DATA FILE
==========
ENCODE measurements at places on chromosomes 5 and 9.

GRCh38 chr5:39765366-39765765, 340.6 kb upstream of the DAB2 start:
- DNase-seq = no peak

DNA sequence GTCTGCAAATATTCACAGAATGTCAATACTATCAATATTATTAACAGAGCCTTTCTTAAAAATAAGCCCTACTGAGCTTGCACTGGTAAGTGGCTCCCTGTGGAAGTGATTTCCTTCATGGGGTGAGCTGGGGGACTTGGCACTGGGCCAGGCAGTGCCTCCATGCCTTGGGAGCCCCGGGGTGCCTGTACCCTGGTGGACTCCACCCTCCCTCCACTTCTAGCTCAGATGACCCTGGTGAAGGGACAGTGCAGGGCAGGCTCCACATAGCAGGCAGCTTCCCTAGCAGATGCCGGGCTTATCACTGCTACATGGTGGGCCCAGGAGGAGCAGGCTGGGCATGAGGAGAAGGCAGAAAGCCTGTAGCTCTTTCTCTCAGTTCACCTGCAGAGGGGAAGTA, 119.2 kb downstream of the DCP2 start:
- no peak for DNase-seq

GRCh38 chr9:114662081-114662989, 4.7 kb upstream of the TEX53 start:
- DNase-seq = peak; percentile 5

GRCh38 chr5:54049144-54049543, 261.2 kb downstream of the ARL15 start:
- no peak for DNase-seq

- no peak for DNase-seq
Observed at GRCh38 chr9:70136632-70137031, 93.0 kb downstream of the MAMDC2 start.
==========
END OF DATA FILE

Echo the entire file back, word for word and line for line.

ENCODE measurements at places on chromosomes 5 and 9.

GRCh38 chr5:39765366-39765765, 340.6 kb upstream of the DAB2 start:
- DNase-seq = no peak

DNA sequence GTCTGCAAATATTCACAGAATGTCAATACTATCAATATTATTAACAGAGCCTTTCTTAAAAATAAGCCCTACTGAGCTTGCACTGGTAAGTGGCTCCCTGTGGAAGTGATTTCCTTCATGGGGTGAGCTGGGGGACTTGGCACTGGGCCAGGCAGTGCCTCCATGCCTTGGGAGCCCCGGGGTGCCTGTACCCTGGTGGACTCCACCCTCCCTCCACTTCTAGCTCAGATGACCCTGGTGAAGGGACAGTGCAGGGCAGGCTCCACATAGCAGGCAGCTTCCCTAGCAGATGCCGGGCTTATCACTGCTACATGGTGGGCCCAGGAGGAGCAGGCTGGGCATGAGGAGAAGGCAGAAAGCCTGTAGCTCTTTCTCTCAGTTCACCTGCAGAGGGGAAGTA, 119.2 kb downstream of the DCP2 start:
- no peak for DNase-seq

GRCh38 chr9:114662081-114662989, 4.7 kb upstream of the TEX53 start:
- DNase-seq = peak; percentile 5

GRCh38 chr5:54049144-54049543, 261.2 kb downstream of the ARL15 start:
- no peak for DNase-seq

- no peak for DNase-seq
Observed at GRCh38 chr9:70136632-70137031, 93.0 kb downstream of the MAMDC2 start.